More money tends to flow out of CDs into money market accounts if the liquidation point, that meeting between the rate of a liquid account and of a term deposit, is high.
Market Rates Insight found that the national liquidation point reached the nine-month term in September. In January, the liquidation point was at zero, meaning all terms rates were higher than MMA rate, according to the research firm.
The national average rate for MMAs at banks at the end of September was 0.37%, and for nine-month CDs, 0.36%. This means that there is no yield incentive to lock money in CDs for up to nine months since they pay equal or less than the MMA account, said Dan Geller, executive vice president of MRI. In comparison, the liquidation point in January of this year was zero term, because the average MMA paid 0.69% and the three-month CD paid 1.07%.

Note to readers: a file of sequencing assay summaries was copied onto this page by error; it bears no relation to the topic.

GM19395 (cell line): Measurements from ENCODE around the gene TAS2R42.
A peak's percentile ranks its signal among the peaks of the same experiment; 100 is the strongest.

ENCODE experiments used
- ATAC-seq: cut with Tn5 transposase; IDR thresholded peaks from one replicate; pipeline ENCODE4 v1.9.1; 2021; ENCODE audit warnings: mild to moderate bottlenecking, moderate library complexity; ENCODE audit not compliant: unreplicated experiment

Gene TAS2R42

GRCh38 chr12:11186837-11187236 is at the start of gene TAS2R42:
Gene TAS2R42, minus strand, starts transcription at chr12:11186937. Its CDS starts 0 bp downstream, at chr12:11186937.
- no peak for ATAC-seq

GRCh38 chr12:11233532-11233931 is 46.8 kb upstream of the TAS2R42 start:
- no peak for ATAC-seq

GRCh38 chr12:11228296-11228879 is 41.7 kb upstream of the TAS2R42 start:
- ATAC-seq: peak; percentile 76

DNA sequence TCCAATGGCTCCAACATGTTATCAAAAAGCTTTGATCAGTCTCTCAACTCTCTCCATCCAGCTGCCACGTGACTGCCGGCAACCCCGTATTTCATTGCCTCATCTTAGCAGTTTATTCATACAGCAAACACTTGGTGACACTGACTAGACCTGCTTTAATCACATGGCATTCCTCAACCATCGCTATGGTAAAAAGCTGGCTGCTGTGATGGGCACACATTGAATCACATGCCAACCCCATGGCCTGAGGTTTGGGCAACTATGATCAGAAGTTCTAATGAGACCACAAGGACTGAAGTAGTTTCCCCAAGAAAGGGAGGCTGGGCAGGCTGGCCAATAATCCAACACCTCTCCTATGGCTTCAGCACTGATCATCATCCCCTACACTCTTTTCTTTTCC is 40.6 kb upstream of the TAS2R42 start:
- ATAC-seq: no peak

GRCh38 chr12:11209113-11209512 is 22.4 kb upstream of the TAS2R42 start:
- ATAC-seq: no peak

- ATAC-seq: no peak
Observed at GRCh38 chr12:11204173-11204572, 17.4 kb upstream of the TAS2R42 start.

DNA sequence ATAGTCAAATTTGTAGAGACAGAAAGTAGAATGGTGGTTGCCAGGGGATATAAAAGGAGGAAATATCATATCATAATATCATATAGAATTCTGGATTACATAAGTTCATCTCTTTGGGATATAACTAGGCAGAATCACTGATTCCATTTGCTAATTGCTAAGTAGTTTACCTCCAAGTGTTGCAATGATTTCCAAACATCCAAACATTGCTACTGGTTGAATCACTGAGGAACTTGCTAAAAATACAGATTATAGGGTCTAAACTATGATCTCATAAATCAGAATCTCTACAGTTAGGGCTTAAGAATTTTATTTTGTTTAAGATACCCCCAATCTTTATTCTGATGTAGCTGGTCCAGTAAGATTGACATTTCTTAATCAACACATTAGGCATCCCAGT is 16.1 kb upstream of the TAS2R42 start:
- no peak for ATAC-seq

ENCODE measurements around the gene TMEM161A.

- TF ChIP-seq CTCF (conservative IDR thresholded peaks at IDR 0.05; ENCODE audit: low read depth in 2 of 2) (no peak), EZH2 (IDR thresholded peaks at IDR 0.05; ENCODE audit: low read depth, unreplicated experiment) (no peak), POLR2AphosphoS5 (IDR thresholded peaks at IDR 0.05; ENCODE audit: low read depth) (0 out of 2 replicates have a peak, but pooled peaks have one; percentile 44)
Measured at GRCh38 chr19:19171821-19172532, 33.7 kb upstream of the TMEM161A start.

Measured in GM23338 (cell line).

Geller said between January and September of this year, $207 billion was liquidated out of maturing short-term CDs and transferred to MMAs. About $95 billion came from CDs of up to three months, and $112 billion came from maturing CDs of three to 12 months.
The bottom line for credit unions and banks is the higher the liquidation point, the more money is flowing out of CDs into MMAs, according to Geller.